Friday, April 24, 2015

Parent Coaches

Coaches often see involved parents on the sideline of practices and competitions. This post is about what parents can say to their child to promote a healthy and happy relationship.

I recently read a post by Tim Elmore titled  What Parents Should Say as Their Kids Perform. Clicking the title will take you to that post. Doctor Tim Elmore mentions how sometimes he wanted to play a role that, in some cases, added more stress to his children's life. As parents we never want to steer our child in the wrong direction, nor would we give them advice we thought would hurt them in anyway. However we must constantly think about the role we are playing in our child's life.

"When our kids were younger, we played the role of supervisor. We were right there on top of the issues. And we should be—they were young and needed our support. As they age, parents must move to the role of consultant. We’re still involved, still supportive, but we allow our kids to grow up and self-regulate."

In my opinion if a parent wants to be involved in giving corrective feedback it is important to collaborate with the coach. Ask the coach what he/she is working on in practice and reinforce that outside of practice. However it is important to know that, as a parent, sometimes your athlete just needs to hear six words (mentioned in Tim Elmore's post). “I love to watch you play.”

Playing a supportive role is crucial to developing a well-rounded person. Supporting any decision of your child will help promote a healthy lifestyle. Sometimes the decision made will be a mistake, allowing your child/athlete to learn and grow. Learning by failing is a life lesson often forgotten to be taught. I leave you with a quote from Winston Churchill, who once said “Success is the ability to go from failure to failure without losing your enthusiasm.”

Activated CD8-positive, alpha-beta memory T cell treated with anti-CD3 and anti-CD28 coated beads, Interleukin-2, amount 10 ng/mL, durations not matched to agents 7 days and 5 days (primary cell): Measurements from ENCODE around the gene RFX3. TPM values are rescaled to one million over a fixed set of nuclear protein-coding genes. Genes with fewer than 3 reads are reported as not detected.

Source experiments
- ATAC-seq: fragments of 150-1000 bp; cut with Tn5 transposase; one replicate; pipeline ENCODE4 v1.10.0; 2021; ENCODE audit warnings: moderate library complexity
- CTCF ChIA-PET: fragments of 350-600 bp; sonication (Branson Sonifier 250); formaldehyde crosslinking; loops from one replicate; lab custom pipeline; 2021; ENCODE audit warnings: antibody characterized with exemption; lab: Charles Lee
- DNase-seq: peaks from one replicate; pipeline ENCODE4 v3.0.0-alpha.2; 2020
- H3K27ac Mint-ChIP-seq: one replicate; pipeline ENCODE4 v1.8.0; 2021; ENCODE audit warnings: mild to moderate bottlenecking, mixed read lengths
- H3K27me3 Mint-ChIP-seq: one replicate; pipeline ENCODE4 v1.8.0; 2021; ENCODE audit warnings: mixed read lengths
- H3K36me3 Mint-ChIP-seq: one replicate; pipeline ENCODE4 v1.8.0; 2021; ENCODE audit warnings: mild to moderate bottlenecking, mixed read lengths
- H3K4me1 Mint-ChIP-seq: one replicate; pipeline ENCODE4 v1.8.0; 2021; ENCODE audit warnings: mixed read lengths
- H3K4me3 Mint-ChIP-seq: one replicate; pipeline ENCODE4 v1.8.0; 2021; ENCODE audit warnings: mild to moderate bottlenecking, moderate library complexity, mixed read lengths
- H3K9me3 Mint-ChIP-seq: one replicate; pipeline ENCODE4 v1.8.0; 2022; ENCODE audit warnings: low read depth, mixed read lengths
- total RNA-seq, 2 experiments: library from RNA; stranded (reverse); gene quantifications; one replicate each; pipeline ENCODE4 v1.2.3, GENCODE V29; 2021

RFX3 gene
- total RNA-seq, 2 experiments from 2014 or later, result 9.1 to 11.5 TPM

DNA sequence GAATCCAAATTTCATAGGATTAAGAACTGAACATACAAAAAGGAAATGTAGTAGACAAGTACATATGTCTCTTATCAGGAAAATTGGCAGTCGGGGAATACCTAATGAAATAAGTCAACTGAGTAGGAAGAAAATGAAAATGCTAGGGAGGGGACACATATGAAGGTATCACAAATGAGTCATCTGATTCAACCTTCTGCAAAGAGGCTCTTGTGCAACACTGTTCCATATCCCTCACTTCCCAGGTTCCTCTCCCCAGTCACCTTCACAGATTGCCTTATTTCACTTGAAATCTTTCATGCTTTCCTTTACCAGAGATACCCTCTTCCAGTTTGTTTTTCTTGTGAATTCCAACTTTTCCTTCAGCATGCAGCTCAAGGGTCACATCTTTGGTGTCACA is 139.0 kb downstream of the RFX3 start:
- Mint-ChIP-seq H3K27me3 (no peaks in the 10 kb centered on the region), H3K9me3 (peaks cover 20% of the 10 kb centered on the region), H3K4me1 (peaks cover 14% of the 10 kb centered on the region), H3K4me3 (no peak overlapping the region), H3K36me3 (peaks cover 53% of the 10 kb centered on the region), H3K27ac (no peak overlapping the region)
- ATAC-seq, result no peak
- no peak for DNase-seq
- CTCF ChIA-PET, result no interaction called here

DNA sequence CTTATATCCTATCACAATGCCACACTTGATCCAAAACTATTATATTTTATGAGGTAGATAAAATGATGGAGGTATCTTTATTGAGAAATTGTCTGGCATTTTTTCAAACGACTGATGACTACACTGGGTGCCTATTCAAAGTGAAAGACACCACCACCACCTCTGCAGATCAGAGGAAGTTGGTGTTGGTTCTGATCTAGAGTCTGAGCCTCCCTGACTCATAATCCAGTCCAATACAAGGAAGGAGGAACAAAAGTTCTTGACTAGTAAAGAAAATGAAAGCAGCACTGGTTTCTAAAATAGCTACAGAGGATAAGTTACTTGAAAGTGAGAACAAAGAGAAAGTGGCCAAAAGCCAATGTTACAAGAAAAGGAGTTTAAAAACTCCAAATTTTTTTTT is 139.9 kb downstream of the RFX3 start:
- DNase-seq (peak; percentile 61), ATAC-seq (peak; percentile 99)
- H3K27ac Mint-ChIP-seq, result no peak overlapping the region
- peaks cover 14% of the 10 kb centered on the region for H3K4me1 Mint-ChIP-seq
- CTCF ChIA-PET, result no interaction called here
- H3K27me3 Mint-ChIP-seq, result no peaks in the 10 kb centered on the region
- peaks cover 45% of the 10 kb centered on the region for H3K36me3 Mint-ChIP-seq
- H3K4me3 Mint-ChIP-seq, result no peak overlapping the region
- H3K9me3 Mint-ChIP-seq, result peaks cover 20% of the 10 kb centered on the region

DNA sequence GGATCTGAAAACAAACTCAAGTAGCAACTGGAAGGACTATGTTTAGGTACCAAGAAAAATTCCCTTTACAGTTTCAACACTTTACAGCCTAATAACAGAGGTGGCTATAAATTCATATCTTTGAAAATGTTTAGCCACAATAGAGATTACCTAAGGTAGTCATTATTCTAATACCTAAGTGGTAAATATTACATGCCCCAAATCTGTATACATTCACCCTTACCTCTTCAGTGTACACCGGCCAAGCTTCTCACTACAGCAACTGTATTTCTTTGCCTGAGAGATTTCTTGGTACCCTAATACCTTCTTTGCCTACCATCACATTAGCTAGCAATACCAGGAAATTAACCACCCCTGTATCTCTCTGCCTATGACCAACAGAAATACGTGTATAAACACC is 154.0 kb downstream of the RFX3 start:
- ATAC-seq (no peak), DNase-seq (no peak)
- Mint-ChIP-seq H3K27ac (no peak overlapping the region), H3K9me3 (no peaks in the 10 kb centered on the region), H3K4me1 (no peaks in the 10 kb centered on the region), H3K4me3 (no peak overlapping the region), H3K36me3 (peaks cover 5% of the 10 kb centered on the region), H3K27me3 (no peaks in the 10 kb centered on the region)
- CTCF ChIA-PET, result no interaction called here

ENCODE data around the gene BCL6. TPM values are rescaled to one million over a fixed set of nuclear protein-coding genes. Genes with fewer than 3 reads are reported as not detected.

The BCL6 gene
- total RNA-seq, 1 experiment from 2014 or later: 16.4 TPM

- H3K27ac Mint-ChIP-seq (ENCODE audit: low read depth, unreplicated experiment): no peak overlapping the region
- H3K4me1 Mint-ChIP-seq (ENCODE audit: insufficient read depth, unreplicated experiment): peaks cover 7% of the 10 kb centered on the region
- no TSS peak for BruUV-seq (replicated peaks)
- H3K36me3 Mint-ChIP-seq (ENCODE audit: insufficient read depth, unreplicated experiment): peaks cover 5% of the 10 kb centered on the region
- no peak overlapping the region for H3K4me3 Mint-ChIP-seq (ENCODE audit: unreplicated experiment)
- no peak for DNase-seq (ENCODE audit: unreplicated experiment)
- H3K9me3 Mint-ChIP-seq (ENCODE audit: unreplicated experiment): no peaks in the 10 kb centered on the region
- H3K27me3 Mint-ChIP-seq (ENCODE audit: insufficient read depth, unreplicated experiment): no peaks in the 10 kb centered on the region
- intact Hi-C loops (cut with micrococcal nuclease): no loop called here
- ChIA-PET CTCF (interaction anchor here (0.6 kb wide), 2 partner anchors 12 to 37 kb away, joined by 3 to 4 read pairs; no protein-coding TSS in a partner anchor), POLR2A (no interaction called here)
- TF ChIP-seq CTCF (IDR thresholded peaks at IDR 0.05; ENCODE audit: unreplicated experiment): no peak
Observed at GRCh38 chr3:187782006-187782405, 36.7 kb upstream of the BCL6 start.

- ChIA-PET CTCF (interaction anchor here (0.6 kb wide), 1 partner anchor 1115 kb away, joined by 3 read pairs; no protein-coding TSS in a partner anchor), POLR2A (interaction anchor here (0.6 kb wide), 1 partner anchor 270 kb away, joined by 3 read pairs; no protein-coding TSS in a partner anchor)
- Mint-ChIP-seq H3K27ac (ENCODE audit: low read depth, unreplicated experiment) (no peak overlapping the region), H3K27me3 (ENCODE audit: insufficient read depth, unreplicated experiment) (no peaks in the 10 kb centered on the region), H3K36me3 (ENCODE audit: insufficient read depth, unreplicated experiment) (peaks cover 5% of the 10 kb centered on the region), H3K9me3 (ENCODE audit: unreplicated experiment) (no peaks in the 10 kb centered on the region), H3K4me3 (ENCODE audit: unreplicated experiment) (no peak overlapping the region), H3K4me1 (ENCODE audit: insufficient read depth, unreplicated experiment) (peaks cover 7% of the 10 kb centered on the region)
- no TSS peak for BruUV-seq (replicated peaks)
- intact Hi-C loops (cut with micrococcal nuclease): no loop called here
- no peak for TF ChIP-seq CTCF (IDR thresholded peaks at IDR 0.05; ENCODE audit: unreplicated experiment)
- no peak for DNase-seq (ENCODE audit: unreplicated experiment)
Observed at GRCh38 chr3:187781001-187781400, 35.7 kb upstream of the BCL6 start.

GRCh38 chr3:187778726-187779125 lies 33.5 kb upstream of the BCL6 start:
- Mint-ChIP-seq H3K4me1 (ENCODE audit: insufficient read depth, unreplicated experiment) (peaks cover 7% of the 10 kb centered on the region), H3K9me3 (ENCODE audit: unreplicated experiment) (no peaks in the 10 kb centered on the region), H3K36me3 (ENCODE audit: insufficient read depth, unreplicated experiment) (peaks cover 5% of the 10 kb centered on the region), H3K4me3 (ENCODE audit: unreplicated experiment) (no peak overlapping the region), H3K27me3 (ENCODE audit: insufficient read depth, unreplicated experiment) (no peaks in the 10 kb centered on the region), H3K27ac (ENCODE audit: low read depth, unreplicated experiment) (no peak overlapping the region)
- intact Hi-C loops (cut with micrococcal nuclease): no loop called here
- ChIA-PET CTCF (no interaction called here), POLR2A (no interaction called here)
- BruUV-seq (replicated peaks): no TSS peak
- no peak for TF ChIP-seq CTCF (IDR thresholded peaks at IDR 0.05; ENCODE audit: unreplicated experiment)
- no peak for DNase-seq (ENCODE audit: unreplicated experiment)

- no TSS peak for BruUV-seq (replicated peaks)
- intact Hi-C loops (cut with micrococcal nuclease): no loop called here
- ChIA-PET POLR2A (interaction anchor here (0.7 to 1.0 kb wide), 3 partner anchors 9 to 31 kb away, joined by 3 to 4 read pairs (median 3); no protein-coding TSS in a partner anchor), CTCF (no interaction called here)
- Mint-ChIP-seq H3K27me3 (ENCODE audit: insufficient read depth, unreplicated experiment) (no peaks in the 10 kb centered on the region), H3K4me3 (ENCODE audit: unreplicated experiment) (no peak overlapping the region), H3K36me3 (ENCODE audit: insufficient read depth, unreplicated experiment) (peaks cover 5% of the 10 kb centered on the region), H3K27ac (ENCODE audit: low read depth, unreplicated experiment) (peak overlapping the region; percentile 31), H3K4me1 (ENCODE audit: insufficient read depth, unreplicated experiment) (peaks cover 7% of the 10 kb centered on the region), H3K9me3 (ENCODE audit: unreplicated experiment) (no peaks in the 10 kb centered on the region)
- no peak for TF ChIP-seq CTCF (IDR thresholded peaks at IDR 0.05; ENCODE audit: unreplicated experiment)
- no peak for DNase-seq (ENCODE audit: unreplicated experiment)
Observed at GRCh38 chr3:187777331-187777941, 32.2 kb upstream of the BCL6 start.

I encourage you to leave a comment about what you as a parent do to enhance your child's playing experience. I also encourage you to read Dr. Tim Elmore's post on "What Parents Should Say as Their Kids Perform." I hope this post has given you insight like Tim Elmore's gave me!

Monday, March 9, 2015

Subject Integration

To the right is a picture I took during an archery unit. I told students each color on the target was worth a certain amount of points. Once they fired (and it was safe) they had to do the math in the sand. Each student was put into a small group and they were encouraged to keep a running tally. After each round of shooters I would tell them whether we were multiplying, dividing, adding or subtracting. At the end of the period I asked the students to make an equation with the numbers they used! This is one way I integrate math into the physical education setting.
To me subject integration is very important. A student can practice skills outside of the normal learning environment which promotes learning and critical thinking. Classroom teachers and physical educators can collaborate and think of new ways to get students to learn subject material while moving. I believe this is a great way to reach out to kinesthetic learners.
Think of this question and feel free to post below! How do you integrate subjects into your classroom or gymnasium?

Friday, March 6, 2015

Encouraging Students to Learn

I was recently asked to answer this question in an interview. My response is below the question.

Q: How do you encourage students to learn?  Can a student be forced to learn?

A: There are a number of ways I encourage students to learn. One way is by relating to their personal life. I believe that creating a connection with a student will help him/her become motivated to listen to you. I also believe that there are ways to get students to learn even when they don’t want to. “Challenge by Choice” is a teaching style I use to motivate unmotivated students. This style gives the students the option to choose how well they want to perform a task I choose. “Challenge by Choice” also gives the student a sense that they’re in control even though I’ve picked the specified task.
Don't forget to follow me on Twitter @DanielBertoniPE. Leave a comment below to tell me how YOU encourage students!

Monday, February 23, 2015

Animoto Video, Republished!

My Animoto Video

Here is a video I made when I was at SUNY Cortland. I have to give the credit to @syangman for the motivation to make an Animoto video. Animoto offers a new way to present information to viewers. Technology like this could motivate kids to make their own videos just as it did for me! Implementing technology into the physical education setting is one way I try to motivate students. Using heart rate monitors on exercise machines can give each individual a personal target. Stepometers can keep students focused on trying to reach 10,000 steps a day. I also have used Dance Dance Revolution to keep students moving and dancing at the elementary level. All of these technologies can help kids achieve a healthy heart for life!